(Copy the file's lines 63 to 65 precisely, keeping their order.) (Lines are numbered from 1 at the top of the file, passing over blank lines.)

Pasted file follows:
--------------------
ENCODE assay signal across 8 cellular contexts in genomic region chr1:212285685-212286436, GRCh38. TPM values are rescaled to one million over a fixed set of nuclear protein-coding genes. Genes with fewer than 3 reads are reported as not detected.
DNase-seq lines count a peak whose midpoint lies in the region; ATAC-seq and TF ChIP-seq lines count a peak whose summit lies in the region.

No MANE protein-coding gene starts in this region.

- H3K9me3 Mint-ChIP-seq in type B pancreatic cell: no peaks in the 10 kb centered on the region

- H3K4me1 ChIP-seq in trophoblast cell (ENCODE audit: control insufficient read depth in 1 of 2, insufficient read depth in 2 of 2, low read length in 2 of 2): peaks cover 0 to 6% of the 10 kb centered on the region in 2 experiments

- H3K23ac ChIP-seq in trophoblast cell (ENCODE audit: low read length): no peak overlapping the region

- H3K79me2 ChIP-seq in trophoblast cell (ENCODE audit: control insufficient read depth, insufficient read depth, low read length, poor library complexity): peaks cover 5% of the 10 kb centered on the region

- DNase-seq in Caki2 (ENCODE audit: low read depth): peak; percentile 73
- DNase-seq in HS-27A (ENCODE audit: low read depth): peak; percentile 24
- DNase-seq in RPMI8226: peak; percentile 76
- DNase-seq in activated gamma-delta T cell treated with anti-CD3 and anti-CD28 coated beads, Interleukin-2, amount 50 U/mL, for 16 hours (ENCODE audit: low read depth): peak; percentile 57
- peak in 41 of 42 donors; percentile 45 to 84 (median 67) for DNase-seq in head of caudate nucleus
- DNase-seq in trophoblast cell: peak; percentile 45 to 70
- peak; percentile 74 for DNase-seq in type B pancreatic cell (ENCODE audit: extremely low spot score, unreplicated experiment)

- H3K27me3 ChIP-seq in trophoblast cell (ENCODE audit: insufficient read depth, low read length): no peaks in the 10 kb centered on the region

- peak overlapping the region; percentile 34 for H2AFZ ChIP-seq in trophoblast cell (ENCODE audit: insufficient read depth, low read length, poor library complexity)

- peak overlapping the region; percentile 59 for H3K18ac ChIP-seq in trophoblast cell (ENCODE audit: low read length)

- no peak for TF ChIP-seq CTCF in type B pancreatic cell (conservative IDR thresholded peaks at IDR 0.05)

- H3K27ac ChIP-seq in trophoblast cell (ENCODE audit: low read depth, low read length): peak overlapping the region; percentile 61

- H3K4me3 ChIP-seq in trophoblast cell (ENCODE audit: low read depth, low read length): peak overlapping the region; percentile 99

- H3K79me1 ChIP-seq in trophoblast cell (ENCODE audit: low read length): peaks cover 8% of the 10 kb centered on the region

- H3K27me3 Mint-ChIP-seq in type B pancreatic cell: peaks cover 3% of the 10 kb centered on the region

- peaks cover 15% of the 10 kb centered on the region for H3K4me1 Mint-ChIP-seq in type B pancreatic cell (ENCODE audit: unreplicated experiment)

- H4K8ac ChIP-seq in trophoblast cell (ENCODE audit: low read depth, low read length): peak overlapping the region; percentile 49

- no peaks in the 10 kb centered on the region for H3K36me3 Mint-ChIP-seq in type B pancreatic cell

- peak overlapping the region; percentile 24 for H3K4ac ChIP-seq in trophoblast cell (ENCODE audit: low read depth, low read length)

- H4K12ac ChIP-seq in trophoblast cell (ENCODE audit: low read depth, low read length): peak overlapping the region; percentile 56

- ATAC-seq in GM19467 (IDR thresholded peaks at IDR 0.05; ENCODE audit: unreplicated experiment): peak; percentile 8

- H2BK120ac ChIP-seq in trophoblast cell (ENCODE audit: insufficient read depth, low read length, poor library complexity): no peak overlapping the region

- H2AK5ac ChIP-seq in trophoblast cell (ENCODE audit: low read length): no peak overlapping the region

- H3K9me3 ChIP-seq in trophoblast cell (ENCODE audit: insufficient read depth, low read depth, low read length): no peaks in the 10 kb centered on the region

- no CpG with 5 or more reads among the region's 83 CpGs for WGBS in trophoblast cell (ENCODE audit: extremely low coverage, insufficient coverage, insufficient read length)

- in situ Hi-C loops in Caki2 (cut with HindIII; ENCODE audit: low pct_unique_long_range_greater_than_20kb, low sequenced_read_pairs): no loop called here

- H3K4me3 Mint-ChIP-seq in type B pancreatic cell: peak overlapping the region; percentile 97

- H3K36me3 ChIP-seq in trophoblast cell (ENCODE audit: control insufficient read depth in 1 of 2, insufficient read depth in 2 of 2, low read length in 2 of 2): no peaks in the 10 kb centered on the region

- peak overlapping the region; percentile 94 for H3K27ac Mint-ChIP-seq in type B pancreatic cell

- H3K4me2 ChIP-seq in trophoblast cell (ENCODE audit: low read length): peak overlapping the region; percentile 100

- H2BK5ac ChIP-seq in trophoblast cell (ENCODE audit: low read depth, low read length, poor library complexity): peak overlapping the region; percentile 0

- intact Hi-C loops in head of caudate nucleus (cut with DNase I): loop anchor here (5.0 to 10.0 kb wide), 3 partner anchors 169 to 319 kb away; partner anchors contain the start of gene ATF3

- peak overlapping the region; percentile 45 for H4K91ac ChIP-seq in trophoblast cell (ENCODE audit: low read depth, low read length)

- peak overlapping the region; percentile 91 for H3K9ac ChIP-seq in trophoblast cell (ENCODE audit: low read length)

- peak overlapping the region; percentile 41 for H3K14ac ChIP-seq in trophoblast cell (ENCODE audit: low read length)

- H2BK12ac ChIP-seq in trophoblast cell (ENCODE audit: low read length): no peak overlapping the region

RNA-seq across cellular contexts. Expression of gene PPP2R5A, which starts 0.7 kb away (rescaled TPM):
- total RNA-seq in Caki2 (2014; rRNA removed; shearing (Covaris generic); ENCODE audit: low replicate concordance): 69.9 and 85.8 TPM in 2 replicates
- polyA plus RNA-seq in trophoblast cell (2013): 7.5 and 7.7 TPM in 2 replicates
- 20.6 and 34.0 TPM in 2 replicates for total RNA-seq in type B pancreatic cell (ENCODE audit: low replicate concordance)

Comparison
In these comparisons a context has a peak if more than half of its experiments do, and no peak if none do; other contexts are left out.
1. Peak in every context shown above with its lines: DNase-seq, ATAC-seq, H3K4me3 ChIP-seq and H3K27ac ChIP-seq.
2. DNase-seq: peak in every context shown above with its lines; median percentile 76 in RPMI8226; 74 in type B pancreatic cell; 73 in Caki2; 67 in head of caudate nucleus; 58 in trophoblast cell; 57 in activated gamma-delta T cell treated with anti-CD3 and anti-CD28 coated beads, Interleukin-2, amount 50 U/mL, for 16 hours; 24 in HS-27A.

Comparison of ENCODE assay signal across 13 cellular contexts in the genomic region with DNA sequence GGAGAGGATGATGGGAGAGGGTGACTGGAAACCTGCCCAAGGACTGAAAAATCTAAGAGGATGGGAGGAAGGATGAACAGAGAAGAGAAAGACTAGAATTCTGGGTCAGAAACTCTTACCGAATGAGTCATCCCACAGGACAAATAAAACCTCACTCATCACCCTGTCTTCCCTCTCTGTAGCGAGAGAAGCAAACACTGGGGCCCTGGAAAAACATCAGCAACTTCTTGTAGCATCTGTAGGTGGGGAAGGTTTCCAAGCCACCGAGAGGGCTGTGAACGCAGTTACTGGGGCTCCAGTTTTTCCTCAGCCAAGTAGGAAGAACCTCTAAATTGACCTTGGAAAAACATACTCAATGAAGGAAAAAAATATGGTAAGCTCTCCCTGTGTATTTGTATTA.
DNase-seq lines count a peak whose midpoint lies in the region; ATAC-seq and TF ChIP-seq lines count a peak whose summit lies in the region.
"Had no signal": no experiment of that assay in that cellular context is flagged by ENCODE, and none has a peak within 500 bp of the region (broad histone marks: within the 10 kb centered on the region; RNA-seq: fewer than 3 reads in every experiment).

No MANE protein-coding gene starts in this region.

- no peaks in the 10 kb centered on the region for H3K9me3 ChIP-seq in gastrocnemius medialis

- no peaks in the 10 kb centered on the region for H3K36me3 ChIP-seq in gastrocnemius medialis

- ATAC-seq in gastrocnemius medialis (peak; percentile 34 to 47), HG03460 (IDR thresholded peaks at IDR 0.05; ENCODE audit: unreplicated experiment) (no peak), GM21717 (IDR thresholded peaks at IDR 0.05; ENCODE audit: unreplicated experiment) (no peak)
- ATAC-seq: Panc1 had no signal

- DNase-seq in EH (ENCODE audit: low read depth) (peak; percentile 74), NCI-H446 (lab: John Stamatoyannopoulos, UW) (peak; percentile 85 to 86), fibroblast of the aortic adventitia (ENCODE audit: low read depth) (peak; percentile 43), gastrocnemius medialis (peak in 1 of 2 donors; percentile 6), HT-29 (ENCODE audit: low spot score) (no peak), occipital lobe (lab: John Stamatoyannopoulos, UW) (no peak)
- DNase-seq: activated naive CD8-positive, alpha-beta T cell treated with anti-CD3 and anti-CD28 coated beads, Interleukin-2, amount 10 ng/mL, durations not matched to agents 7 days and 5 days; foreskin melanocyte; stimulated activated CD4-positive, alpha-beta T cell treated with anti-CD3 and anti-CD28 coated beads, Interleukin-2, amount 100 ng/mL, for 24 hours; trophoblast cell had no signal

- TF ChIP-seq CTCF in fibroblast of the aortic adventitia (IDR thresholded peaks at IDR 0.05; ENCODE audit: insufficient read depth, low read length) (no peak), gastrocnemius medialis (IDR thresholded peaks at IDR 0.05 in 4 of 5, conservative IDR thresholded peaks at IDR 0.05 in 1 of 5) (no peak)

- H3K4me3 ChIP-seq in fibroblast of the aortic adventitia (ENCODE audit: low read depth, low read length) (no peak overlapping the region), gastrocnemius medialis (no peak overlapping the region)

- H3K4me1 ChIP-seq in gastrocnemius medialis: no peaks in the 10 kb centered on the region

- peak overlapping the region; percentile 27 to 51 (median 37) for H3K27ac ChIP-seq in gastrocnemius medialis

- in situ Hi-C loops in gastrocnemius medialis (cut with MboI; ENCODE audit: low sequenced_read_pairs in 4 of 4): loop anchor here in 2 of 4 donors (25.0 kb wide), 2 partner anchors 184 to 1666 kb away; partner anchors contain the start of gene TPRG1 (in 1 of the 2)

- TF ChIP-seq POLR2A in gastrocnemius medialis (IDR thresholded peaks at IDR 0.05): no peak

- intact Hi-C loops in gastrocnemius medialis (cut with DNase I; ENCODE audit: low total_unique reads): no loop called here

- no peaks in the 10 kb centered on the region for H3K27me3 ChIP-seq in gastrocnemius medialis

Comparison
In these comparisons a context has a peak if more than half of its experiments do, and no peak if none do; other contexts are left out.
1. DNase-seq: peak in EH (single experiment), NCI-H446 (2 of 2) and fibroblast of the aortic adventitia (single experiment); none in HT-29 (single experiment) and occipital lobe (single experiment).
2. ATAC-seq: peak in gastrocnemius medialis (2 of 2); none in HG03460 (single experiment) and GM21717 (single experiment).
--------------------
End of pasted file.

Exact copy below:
- H3K4me3 ChIP-seq in fibroblast of the aortic adventitia (ENCODE audit: low read depth, low read length) (no peak overlapping the region), gastrocnemius medialis (no peak overlapping the region)

- H3K4me1 ChIP-seq in gastrocnemius medialis: no peaks in the 10 kb centered on the region

- peak overlapping the region; percentile 27 to 51 (median 37) for H3K27ac ChIP-seq in gastrocnemius medialis